Fan maintenanceOriginally published 2001 in Atomic: Maximum Power Computing Last modified 03-Dec-2011.
Your computer's life probably depends on fans. At least two, in pretty much all current PCs - a little fast one on the CPU cooler, and a bigger slower one in the power supply. Many PCs have a second 80mm fan mounted in the front of the case to help with air flow. And some... special... PCs have a veritable wind farm in there, competing for space with the neon lights and fluffy dice.
The trouble is - fans don't last forever.
The motors in modern computer fans are brushless units which will last, by computer standards, forever. But the spindle on which the fan turns sits in a bearing, and bearings wear out.
The most common, and cheapest, kind of fan bearing is the "sleeve" type. It's a simple design; the steel shaft just sits in a solid bushing. The bushing is likely to be made from sintered bronze, which is porous metal that's impregnated with lubricant at the factory. When that lubricant runs out, the bearing will start to wear, and make a distinctive buzz. The wear will get worse and worse, the buzz louder and louder, and the fan slower and slower, until finally it stops.
This process can take weeks for larger, slower fans, but can happen a lot faster to smaller, higher speed fans. A failed CPU cooler fan probably won't leave you with a dead CPU, but it will make your computer hopelessly flaky until it's replaced.
The other kind of bearing is the "ballrace", commonly just called a "ball bearing".
This is what a ballrace looks like on the inside - a ring of steel balls in the space between outer and inner rings of metal. The balls roll between the rings, allowing them to rotate freely.
Ballraces last better than cheap sleeve bearings; some higher-tech sleeve bearings now exist which may well outlast ball bearings, but most computer fans use the cheap type. When ball bearings finally do fail, though, they can seize rock solid. Once that happens, they're junk.
If you catch a deteriorating bearing before it gets too bad, though, you can make the fan live a lot longer with a few drops of oil. If you oil a bearing before it shows any symptoms, the thing can live for a lot longer than the manufacturers expected.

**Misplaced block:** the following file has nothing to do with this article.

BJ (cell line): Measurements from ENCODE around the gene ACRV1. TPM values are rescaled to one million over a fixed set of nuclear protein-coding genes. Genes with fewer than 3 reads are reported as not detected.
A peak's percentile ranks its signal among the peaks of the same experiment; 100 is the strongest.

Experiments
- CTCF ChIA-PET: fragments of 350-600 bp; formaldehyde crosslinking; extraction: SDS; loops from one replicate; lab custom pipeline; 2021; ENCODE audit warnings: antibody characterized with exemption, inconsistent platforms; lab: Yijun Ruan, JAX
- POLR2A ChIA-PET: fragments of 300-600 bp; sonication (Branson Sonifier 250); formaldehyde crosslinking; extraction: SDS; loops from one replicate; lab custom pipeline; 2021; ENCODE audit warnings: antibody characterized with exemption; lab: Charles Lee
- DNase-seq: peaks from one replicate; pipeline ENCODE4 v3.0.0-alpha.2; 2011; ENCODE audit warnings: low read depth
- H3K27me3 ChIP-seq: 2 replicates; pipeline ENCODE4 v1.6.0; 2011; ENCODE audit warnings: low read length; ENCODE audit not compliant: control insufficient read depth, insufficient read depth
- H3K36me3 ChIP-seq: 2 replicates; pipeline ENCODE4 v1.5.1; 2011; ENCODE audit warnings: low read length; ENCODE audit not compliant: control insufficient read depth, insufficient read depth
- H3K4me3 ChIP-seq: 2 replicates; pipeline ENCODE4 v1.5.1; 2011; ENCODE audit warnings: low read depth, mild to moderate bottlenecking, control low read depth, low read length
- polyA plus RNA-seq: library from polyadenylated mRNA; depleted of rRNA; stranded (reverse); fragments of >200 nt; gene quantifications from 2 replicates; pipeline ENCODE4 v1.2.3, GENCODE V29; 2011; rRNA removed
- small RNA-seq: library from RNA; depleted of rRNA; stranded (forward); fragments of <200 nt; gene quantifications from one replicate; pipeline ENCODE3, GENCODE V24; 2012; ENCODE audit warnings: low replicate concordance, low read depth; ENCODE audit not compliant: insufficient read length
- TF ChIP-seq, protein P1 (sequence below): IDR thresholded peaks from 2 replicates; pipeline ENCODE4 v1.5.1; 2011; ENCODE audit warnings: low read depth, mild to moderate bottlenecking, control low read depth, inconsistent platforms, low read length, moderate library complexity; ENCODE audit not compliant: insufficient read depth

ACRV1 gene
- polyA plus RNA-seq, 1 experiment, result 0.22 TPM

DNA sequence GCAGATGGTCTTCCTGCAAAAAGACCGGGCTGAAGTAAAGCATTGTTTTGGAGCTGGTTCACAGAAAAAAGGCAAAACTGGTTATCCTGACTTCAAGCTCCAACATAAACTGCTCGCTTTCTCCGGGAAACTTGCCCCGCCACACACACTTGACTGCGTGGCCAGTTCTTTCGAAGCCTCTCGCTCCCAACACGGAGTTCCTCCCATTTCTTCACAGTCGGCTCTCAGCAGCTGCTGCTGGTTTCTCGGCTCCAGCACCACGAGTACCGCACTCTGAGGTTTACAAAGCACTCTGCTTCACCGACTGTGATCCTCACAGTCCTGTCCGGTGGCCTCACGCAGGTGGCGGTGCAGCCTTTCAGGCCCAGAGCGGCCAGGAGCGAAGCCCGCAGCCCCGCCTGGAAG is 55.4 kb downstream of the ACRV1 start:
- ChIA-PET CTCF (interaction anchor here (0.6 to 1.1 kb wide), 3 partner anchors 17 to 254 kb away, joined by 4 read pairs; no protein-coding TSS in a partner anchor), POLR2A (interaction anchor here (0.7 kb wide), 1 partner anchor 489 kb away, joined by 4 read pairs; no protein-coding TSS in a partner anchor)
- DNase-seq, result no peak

So how do you oil a fan bearing?
In almost all cases, it's actually quite easy.
First, you need to get access to the motor side of the fan, which will be covered by a sticker.
Most ATX Power Supply Units (PSUs), including this one, have their fan mounted so that you can see the sticker through the finger guard. Undo the four screws holding the finger guard in place (they also hold the fan in place, but it probably won't have much room to move even without them) and you can get at the sticker side of the fan without taking the lid off the PSU.
Now, carefully peel back the sticker. If you damage it, don't panic; you can just replace it with a piece of tape.
Small fans often seal the bearing with nothing but the sticker, but larger ones usually have a round plastic cap under the sticker. This fan's got a rubber cap, which is easy enough to pop out.
Inside, you can see the bearing. This fan's got a ball bearing; sleeve bearings are less interesting looking.
Now, oil that sucker.
What you oil it with isn't too critical. Pretty much any light oil will do. Plain old 3-IN-ONE or sewing machine oil from the supermarket is fine. Note that the usual red-label 3-IN-ONE that I'm using above has a vegetable oil base, and may gum things up if used over and over. This isn't likely to be a big problem with fan bearings (it's usually only an issue in automotive and other high temperature applications), but if you're concerned then you should get the blue-label mineral based version.
Spray-can oils with an applicator tube can be handy for oiling fans in awkward spots, if you can avoid spraying oil all over the place.
Do not, however, use WD-40 or similar products. WD-40 is has great penetration, displaces water well, and loosens rust - but it's a lousy lubricant. It's mainly kerosene, and the oil that's left when the kerosene evaporates may be more than adequate for stopping a gate-hinge from squeaking, but won't last long in a fan bearing.
Resist the urge to try to fill the bearing well completely with oil. If the fan isn't installed bearing-side-up, excess oil in the well will leak out rapidly, pretty much regardless of what you stick over the well. Even if the bearing side is upwards, centrifugal force when the fan's running will allow a surprising amount of the oil to escape.
(Yes, yes, I know that centrifugal force doesn't really exist.)
If you want to fill the well with oil and let the fan sit for a while, so the oil can permeate the bearing a bit, fine. But soak up the excess with something before you put the sticker back on, or you'll just make a mess. You'll probably also need to de-grease the plastic back of the fan, in order to get the sticker to adhere again.
The above instructions apply to pretty much every rotary fan you'll find in a PC - and they'll continue to, at least until things like these become popular.
Even large fans, like this 120mm mains powered unit, have the same bearing arrangement as much smaller models.
Apart from the danger of equipment failure caused by a dead fan, you can't always easily replace a fan if it fails. So it pays to keep unusual fans oiled.
This little fan, in a network switch, doesn't look all that weird. But it's actually a five volt unit, not the usual 12 volts, so it'd be difficult to replace.